Just after the Independence Day celebrations last year, the world focused its attention on our western skies, anticipating an impressively choreographed, albeit extremely costly, fireworks display from the U.S. military. However, the July 7 performance left many spectators with the impression that they had witnessed a $100 million dud. Recently confirmed Defense Secretary Donald Rumsfeld, far from being discouraged by this second failed feasibility test of the Clinton administration’s land-based national missile defense program, has reiterated his determination to proceed with plans for a missile shield.

The July 7 test deployed a Minuteman II missile launched from Vandenberg Air Force Base and a missile interceptor fired from the Marshall Islands. The interceptor was supposed to destroy the mock warhead mid-flight – somewhat analogous to a bullet fired from one gun intercepting and destroying a bullet fired from another gun. However, the interceptor failed to hit its target, even though the last test was "dumbed down" after criticism that the first two were overly complex. Pentagon officials disclosed that three malfunctions occurred in this failed test, one of which constituted a breakdown in one of the system’s simplest components.

Scientific opinion is divided over whether it is even possible for this $60 billion program to achieve its proposed objective: to protect the U.S. from limited attack by foreign powers and terrorist factions. With only the first experiment resulting in a partial success and 16 more tests planned, there are serious concerns about the workability, let alone the diplomatic wisdom, of this exorbitant heir to Reagan’s "Star Wars" legacy.

While Clinton decided to defer the construction of this land-based program, Rumsfeld’s latest comments at a weekend conference in Germany suggest that a missile shield is not only a possibility, it is an inevitability. Even more concerning is that Republicans are divided as to whether the land-based shield is sufficient. Some GOP leaders advocate a more elaborate space or sea-based program.

The jury is still out on whether technology is advanced enough to create a working land-based missile shield; perhaps we should hold off on construction of a fully operational Death Star. While feasibility and overall cost are serious considerations, more important is whether the overseas threat to national security is real and significant enough to warrant this action.

Erratic nations such as North Korea appear to be the primary source of concern. However, North Korea has been observing a ban on long-range missile tests since last fall, and other unstable countries like Iran and Iraq are far from intercontinental missile capability. Both China and Russia have expressed fears that their current nuclear arsenal could be rendered useless by this project – refueling the arms race. International perception is a relevant consideration. Irrespective of whether the project is a defensive maneuver by the U.S., it is likely to appear aggressive to other countries. Many of our allies oppose construction of this shield on the grounds that it threatens existing international arms control treaties, including the 1972 Anti-Ballistic Missile Treaty.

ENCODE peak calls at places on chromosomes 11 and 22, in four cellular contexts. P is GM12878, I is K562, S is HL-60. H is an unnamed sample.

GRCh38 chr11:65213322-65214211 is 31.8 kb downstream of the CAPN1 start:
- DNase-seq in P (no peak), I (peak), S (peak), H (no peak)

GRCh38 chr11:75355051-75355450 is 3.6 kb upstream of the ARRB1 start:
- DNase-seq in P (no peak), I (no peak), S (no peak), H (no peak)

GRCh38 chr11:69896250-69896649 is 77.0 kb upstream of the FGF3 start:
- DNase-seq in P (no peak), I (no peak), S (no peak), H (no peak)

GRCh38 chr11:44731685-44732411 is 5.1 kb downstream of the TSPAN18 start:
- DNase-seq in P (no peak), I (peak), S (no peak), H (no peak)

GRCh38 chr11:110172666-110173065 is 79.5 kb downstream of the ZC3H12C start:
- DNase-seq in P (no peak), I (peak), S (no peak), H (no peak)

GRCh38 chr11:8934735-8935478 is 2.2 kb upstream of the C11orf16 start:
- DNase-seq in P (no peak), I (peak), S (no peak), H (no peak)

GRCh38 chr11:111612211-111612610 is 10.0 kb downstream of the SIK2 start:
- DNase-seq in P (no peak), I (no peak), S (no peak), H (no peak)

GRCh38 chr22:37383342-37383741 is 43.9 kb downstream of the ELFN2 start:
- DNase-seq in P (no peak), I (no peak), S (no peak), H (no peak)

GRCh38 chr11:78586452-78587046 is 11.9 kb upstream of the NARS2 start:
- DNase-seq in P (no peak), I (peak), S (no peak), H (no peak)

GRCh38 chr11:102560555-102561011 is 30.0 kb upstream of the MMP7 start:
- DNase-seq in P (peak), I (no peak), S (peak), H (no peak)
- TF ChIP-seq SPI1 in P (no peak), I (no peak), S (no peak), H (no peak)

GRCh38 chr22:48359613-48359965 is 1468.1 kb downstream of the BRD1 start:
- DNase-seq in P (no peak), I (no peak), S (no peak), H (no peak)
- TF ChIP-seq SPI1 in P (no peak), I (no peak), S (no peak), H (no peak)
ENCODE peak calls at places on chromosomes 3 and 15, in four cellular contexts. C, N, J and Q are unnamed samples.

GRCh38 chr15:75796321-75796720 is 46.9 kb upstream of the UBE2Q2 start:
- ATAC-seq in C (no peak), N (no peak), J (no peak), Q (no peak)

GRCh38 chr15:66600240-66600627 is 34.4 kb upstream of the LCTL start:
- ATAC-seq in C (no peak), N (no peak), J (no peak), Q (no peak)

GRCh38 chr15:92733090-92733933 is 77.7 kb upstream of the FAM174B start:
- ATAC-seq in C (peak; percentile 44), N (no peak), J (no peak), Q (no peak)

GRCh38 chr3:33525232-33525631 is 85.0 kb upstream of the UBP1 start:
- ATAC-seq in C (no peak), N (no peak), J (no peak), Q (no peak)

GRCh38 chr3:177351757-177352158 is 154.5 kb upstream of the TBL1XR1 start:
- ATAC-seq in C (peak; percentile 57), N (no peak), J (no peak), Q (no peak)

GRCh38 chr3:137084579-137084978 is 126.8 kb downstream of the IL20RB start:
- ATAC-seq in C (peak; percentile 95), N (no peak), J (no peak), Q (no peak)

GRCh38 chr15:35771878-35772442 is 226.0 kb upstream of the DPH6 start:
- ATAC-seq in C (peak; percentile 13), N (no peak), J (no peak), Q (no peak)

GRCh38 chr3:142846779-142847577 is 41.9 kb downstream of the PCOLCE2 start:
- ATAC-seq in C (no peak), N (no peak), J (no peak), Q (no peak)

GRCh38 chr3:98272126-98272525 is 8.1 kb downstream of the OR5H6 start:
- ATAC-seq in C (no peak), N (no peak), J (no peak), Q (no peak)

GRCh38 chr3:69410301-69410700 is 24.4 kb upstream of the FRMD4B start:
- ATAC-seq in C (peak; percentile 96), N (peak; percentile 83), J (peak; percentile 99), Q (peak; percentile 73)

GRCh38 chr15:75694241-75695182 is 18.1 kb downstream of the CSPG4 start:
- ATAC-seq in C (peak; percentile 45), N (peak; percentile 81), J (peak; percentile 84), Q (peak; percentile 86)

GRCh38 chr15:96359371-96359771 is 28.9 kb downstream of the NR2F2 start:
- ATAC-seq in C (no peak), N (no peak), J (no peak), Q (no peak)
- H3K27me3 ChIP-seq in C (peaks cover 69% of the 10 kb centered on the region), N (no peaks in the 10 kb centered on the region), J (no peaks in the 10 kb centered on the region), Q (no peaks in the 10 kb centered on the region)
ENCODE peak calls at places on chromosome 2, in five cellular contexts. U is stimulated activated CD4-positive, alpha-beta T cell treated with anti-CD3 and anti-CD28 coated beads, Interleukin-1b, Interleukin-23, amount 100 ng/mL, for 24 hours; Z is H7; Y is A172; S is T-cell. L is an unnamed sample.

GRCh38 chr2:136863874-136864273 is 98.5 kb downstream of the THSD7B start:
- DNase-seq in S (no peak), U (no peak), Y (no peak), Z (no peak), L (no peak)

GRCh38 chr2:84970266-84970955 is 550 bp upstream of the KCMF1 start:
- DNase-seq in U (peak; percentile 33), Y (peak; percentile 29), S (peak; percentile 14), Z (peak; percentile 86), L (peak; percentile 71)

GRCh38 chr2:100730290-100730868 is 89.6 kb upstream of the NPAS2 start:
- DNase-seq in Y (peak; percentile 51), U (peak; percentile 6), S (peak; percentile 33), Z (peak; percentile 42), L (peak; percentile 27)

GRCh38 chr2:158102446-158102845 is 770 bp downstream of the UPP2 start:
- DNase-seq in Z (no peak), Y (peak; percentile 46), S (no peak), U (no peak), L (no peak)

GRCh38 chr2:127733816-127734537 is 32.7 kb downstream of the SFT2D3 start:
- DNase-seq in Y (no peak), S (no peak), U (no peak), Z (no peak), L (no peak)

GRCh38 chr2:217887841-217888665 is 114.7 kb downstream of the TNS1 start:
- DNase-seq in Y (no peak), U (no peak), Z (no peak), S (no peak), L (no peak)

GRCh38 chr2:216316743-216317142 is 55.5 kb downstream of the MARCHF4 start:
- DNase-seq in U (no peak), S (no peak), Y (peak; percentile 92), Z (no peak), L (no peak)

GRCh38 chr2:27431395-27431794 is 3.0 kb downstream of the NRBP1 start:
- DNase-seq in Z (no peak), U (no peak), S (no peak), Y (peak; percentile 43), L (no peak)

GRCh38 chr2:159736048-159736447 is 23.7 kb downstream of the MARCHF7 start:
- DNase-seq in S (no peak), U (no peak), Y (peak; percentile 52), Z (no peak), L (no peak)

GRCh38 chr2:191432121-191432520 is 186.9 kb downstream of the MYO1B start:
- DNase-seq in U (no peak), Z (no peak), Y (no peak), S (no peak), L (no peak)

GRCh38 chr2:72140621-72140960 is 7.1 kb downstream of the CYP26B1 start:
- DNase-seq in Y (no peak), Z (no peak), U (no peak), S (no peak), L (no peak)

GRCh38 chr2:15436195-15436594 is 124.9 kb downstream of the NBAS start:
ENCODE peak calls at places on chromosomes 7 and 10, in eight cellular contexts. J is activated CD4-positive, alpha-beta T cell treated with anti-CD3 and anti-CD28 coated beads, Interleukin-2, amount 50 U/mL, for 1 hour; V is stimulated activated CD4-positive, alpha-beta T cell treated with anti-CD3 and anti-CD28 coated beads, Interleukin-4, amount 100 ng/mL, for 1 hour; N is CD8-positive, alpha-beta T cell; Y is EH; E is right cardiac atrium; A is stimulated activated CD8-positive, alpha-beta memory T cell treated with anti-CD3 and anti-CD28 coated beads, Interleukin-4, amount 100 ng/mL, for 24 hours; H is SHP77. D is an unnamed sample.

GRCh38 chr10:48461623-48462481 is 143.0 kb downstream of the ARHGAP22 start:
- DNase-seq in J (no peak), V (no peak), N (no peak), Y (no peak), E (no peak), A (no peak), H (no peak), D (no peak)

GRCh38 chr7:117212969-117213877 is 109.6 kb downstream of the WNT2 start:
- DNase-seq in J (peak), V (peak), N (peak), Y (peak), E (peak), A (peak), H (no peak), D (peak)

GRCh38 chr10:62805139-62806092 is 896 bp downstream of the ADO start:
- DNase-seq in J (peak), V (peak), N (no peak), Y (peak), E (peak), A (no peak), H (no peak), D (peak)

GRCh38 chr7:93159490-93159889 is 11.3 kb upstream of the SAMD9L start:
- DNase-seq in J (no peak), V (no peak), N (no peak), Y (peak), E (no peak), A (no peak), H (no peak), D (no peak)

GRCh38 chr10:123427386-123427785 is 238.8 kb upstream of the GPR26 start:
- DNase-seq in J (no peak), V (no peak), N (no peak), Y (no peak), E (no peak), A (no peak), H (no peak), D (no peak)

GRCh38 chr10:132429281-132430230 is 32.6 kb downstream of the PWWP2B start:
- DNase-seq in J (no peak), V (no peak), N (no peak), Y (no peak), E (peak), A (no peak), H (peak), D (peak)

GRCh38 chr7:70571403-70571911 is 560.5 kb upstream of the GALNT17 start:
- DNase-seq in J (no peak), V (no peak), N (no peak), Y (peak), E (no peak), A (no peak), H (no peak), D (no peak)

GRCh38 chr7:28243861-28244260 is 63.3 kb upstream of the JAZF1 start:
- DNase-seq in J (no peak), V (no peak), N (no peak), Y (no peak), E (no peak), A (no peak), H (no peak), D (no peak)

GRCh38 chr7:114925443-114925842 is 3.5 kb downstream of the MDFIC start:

Condoleeza Rice, Bush’s national security advisor, said in a statement Sunday that the U.S. should not be constrained by the limitations of the ABM Treaty. This echoes Secretary of State Colin Powell’s sentiments regarding a new doctrine of "exceptionalism" that should exempt the U.S. from certain treaty requirements due to its political and moral superiority. Quoted Powell, "[The U.S.] has to be given a pass on norms it proscribes for others, such as testing nuclear weapons or preemptive military strikes."

Rumsfeld dismissed arms race concern as a relic of the Cold War. Funny, it seems that this newly resurrected "Star Wars" program could also be described as a relic of the Cold War. Furthermore, if a country or rogue militia wants to target the U.S., will this shield really save lives? No technological marvel can foresee terrorist bombing attacks within our borders.

A protective bubble placed over the U.S. may help GOP leaders sleep better at night, but will it really provide any more security for the average American? If the U.S. chooses to ignore its obligations to international treaties and the growing concern from foreign nations, it will be trading global nuclear stability for a $60 billion political placebo.